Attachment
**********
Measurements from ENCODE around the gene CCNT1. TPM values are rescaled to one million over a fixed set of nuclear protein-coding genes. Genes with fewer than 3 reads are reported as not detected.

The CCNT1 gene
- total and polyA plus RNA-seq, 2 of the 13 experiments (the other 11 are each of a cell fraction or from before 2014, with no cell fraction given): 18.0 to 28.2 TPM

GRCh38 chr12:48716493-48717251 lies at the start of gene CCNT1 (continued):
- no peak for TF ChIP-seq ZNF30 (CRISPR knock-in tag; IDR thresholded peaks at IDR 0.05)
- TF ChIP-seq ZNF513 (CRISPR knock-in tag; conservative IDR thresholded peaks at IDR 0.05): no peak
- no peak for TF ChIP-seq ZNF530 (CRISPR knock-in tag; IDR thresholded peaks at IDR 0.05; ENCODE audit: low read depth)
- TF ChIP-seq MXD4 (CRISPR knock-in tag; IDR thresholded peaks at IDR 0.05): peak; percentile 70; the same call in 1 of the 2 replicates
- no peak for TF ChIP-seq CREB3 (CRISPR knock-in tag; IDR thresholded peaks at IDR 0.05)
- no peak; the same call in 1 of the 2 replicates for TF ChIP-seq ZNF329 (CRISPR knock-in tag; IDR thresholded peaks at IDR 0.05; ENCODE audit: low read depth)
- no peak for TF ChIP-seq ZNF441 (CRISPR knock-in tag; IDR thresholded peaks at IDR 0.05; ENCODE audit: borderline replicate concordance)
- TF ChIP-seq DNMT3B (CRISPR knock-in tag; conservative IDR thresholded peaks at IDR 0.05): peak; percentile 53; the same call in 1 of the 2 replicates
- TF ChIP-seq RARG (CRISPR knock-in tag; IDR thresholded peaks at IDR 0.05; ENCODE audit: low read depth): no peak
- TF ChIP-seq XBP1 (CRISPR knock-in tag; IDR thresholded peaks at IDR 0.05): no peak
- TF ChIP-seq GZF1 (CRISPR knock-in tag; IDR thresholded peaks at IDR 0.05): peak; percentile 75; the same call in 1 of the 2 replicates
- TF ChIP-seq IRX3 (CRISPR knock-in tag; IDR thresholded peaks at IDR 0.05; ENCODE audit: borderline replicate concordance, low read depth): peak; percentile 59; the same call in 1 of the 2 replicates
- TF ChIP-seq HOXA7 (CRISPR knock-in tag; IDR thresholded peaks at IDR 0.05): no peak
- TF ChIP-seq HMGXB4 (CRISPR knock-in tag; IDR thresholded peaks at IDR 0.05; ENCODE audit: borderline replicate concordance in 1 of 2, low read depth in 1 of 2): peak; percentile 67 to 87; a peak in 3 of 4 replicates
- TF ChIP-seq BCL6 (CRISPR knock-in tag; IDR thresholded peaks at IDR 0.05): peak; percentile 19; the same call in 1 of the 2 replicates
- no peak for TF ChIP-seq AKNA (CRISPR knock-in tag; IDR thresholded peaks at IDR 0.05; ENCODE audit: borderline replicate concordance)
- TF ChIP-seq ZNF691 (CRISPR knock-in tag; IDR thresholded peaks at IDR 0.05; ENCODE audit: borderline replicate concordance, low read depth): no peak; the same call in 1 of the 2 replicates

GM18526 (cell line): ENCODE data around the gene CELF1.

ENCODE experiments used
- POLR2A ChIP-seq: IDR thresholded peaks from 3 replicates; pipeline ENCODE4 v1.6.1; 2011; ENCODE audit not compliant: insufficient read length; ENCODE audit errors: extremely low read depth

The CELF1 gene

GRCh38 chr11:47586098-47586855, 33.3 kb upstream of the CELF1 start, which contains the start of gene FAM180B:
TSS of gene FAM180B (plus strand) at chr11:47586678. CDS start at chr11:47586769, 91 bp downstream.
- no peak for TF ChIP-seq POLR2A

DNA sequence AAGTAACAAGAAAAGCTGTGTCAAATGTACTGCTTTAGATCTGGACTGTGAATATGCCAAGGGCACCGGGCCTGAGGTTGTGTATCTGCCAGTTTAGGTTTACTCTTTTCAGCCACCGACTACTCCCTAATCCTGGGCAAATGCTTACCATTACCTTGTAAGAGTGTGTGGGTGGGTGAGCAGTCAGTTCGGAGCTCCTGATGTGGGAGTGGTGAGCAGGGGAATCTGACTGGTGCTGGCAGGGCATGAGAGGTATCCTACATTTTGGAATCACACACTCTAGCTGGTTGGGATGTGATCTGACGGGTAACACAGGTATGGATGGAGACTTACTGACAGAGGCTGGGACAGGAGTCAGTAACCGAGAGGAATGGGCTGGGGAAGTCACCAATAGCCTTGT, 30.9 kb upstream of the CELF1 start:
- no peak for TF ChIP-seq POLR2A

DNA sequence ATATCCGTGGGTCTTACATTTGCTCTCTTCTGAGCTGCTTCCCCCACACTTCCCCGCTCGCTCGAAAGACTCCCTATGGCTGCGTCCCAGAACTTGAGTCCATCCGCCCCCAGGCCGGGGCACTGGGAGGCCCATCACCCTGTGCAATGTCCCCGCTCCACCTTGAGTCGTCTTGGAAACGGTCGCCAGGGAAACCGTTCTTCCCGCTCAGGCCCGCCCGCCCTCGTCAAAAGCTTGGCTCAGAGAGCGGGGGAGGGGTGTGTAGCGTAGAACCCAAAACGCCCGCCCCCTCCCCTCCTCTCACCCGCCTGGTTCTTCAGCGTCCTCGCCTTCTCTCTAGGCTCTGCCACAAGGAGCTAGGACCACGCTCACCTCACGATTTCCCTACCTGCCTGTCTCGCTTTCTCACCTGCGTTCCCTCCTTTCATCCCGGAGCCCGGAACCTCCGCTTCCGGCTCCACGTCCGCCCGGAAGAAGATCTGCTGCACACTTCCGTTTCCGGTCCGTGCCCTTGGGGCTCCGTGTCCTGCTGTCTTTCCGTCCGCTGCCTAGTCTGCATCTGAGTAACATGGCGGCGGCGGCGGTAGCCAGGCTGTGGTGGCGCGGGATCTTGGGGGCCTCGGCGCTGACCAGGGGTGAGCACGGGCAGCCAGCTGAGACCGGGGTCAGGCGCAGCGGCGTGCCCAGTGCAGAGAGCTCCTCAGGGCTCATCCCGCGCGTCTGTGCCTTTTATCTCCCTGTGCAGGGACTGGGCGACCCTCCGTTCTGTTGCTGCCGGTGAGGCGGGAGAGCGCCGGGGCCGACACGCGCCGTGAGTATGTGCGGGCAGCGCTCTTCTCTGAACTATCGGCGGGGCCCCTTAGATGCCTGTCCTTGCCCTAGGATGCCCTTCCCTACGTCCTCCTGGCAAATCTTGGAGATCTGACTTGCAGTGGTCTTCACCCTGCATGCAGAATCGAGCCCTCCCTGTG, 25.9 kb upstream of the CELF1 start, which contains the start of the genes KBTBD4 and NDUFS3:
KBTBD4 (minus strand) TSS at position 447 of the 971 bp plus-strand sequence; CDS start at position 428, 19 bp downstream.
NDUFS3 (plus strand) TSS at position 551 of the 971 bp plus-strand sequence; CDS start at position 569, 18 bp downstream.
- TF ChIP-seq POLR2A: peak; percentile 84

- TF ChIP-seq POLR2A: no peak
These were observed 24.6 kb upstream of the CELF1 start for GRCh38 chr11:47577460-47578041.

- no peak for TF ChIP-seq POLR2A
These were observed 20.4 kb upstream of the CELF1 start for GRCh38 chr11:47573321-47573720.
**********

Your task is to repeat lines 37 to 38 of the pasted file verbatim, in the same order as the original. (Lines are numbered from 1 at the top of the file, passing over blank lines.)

- no peak for TF ChIP-seq POLR2A
These were observed 20.4 kb upstream of the CELF1 start for GRCh38 chr11:47573321-47573720.